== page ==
Re: Fake email problems

Postby ramon » Fri Apr 16, 2010 12:45 pm

Hello Alec!

Thanks for the amazingly fast response.
We performed quite a few tests and here our results.
The original situation of the config.inc.php file was allow_envelope_sender and default_envelope_sender commented.
No bounce address was defined in Step 1 of the Journal Config.

Our email sending process was the following:
Log in as the journal manager (with an institutional email from a different domain).
Enter the user list, select our user and send a basic email, adding other recipients (gmail, hotmail and our local domain).
We also tested sending message to the same user logged in.
We added another recipient with a local domain address to view the message headers.

All GMAIL messages were received without problems so far.
Hotmail and our local domain send messages to the SPAM box depending on the situation.

Our first test was to keep everything as default.
  1. Sending email from a user to himself causes the message to go to the SPAM box in Hotmail.
  2. Our local domain sends emails from the admin user to his account at the local domain end up in the SPAM box with a ****SPAM*** in the subject.
  3. Sending from one user to the admin and another recipient has no problems.
  4. Return path is the sender's email

Our second was to enable and set the allow_envelope_sender to Off, leaving default_envelope_sender commented.
  1. Sending email from a user to himself the message is received fine in Hotmail.
  2. Our local domain sends emails from the admin user to his account at the local domain end up in the SPAM box with a ****SPAM*** in the subject.
  3. Sending from one user to another has no problems.
  4. Return path is the sender's email

Our third test was to keep allow_envelope_sender to Off and enable the default_envelope_sender with a local domain address
  1. Sending email from a user to himself the message is received fine in Hotmail.
  2. Our local domain sends emails from the admin user to his account at the local domain end up in the SPAM box with a ****SPAM*** in the subject.
  3. Sending from one user to another has no problems.
  4. Return path is the sender's email

Our fourth test was to enable and set keep allow_envelope_sender to On and comment default_envelope_sender
  1. Sending email from a user to himself the message is received fine in Hotmail.
  2. Our local domain sends emails from the admin user to his account at the local domain end up in the SPAM box with a ****SPAM*** in the subject.
  3. Sending from one user to another has no problems.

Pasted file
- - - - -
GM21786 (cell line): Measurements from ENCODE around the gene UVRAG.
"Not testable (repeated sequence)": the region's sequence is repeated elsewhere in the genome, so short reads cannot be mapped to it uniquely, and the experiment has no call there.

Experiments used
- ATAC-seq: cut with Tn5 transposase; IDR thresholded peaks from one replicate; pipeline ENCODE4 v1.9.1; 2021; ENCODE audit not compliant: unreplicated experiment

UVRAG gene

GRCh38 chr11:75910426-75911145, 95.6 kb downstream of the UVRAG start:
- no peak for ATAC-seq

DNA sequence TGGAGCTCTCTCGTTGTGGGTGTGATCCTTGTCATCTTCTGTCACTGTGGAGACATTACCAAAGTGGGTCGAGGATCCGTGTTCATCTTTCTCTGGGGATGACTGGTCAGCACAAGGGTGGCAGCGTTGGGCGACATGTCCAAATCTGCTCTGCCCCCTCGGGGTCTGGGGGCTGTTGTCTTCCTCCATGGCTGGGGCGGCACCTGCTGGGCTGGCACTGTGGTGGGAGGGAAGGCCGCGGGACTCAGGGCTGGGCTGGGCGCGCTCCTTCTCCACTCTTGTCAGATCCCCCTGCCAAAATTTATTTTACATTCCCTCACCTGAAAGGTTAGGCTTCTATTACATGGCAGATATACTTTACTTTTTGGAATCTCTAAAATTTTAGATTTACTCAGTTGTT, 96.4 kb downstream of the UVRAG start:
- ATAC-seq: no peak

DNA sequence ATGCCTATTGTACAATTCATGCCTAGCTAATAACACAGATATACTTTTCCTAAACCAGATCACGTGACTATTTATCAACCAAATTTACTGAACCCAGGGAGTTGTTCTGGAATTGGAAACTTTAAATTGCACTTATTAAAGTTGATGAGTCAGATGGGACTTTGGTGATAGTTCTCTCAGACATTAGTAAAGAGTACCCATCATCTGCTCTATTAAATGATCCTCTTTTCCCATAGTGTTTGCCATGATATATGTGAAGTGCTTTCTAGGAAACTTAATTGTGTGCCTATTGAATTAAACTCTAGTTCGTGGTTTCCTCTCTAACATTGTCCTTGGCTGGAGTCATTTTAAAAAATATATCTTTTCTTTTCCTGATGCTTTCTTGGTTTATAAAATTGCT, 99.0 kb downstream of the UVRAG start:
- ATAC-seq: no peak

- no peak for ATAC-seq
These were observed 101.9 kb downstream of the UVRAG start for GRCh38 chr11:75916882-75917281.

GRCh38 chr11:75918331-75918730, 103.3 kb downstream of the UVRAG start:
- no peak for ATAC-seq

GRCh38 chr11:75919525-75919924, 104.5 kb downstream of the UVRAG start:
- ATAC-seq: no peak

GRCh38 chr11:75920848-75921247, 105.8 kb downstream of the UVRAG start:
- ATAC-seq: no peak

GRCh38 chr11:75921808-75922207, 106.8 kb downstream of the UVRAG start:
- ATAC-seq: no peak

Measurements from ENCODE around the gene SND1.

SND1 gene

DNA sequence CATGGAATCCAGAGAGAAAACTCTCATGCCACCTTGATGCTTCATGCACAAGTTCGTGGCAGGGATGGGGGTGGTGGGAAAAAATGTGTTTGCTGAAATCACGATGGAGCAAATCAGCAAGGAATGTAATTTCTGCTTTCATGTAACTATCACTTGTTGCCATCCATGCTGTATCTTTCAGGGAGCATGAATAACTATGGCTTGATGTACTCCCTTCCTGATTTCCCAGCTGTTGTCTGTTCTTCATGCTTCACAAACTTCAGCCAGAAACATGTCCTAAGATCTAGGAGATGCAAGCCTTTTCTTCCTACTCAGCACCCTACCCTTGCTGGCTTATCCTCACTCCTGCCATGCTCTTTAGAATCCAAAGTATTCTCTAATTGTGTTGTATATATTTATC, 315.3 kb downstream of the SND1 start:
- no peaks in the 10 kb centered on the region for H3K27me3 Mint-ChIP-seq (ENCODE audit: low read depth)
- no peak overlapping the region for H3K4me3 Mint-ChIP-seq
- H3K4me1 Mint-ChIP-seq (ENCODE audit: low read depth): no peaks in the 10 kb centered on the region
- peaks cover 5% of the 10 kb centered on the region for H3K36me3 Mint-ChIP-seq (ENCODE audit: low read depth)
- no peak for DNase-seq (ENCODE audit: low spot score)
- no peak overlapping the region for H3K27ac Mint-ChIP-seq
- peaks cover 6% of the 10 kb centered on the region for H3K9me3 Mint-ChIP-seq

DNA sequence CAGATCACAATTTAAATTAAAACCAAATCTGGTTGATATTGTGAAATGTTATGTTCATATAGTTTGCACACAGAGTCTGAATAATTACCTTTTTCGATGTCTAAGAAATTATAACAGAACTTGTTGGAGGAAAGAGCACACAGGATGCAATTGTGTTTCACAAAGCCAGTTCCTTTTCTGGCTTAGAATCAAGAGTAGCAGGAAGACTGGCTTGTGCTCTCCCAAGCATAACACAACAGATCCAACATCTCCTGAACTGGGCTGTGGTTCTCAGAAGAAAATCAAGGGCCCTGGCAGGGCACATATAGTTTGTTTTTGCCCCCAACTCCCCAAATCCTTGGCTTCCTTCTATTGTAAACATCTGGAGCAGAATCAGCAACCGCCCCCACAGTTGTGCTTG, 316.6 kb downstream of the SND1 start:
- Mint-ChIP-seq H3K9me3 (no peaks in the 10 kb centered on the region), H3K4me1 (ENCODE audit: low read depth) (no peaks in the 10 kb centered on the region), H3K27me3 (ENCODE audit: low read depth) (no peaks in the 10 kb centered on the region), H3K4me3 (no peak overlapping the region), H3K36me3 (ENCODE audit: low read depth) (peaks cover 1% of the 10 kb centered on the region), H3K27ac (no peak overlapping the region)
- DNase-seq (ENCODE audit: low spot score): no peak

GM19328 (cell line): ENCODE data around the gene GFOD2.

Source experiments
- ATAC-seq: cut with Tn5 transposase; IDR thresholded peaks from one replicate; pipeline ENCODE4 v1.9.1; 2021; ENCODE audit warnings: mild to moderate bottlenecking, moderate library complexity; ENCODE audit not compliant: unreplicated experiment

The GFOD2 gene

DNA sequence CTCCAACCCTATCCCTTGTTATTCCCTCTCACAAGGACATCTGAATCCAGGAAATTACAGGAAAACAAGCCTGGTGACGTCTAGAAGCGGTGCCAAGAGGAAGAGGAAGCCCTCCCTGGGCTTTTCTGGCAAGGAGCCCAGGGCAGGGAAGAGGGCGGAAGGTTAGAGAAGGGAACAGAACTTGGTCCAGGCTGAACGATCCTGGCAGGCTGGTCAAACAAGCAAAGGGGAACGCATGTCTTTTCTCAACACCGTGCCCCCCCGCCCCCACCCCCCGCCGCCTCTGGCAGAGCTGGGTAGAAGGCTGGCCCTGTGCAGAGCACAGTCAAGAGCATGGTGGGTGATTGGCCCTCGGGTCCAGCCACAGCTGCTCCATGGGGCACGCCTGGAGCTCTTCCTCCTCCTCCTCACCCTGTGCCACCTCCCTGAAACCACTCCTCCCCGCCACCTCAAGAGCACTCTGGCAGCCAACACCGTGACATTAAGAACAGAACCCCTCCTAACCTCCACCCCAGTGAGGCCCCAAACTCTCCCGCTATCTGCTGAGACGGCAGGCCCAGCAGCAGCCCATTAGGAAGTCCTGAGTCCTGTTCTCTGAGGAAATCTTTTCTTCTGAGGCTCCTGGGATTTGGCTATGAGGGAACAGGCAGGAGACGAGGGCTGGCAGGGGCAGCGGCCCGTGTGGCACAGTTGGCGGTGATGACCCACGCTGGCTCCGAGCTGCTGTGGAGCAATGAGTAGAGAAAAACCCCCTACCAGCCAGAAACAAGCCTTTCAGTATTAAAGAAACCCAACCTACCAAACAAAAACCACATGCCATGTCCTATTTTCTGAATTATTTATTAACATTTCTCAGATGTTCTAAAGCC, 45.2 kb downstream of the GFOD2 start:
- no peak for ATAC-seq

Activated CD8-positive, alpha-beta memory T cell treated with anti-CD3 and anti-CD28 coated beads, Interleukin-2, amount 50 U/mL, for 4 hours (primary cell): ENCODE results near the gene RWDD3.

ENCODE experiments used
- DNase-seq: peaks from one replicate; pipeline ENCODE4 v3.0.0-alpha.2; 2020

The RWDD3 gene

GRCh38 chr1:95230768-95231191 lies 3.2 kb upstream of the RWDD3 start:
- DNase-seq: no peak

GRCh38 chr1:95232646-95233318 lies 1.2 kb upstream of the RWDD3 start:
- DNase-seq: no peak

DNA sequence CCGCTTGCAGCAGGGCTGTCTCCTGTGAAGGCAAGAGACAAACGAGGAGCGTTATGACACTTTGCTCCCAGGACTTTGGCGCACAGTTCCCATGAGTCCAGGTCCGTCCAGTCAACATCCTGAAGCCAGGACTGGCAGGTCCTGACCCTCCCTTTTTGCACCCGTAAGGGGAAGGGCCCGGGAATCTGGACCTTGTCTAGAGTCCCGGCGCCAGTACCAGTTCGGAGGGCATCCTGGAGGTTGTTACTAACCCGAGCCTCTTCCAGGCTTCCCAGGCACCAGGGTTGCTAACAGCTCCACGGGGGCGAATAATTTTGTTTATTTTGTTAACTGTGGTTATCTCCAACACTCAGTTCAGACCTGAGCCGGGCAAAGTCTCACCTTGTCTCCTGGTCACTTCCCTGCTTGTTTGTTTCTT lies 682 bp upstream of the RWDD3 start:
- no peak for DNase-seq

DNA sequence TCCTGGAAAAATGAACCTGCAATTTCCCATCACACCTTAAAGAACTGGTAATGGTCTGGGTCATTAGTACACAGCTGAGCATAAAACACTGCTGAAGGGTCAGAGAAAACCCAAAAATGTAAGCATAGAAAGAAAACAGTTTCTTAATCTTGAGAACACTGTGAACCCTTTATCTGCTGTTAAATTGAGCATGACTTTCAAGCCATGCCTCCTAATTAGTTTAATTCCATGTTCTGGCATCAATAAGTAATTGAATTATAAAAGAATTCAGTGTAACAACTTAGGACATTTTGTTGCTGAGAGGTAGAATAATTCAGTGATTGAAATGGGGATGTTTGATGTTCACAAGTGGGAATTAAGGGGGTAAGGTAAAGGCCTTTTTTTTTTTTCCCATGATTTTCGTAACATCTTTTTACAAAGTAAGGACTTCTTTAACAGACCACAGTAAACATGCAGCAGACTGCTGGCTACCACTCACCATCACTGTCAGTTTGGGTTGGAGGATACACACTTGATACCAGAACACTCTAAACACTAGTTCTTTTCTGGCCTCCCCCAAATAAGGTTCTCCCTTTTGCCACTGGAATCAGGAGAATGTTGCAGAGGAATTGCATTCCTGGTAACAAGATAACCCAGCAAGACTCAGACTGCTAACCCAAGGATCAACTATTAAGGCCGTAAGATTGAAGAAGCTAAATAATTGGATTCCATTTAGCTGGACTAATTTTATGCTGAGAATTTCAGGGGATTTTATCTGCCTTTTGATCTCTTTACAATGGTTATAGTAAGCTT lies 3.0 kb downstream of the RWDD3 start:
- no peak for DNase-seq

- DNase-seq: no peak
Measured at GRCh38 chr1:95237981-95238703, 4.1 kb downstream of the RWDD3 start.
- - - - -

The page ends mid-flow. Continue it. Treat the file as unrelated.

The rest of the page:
4. Return path is the sender's email

Our fifth test was to enable and set keep allow_envelope_sender to On and enable and set default_envelope_sender to a local domain
  1. Sending email from a user to himself the message is received fine in Hotmail.
  2. Our local domain sends emails from the admin user to his account at the local domain end up in the SPAM box with a ****SPAM*** in the subject.
  3. Sending from one user to another has no problems.
  4. Return path is the default_envelope_sender

Our sixth test was to enable and set keep allow_envelope_sender to On and enable and set default_envelope_sender to a foreign domain
  1. Sending email from a user to himself the message is received fine in Hotmail.
  2. Our local domain sends emails from the admin user to his account at the local domain end up in the SPAM box with a ****SPAM*** in the subject.
  3. Sending from one user to another has no problems.
  4. Return path is the default_envelope_sender

Since we started testing, the return path has been either the sender or the default_envelope_sender as far as we can understand.
Setting allow_envelope_sender to On seems to fix the problem of messages being received in the SPAM box when sent from the same user, when sending to Hotmail.

Any ideas to what further testing can we do, or what configuration to define in the config.inc.php?
Last edited by ramon on Fri Apr 16, 2010 1:30 pm, edited 1 time in total.
ramon
 
Posts: 923
Joined: Wed Oct 15, 2003 6:15 am
Location: Brasí­lia/DF - Brasil

Re: Fake email problems

Postby asmecher » Fri Apr 16, 2010 1:09 pm

Hi Ramón,

The best way to know for sure what happened to an email that was never received is to look in your mail server logs; if you can identify the request in your web server log that resulted in the message being sent, you can try to correlate that date and time with your email server log to see if the message was accepted for delivery or not.

Regards,
Alec Smecher
Public Knowledge Project Team
asmecher
 
Posts: 7745
Joined: Wed Aug 10, 2005 12:56 pm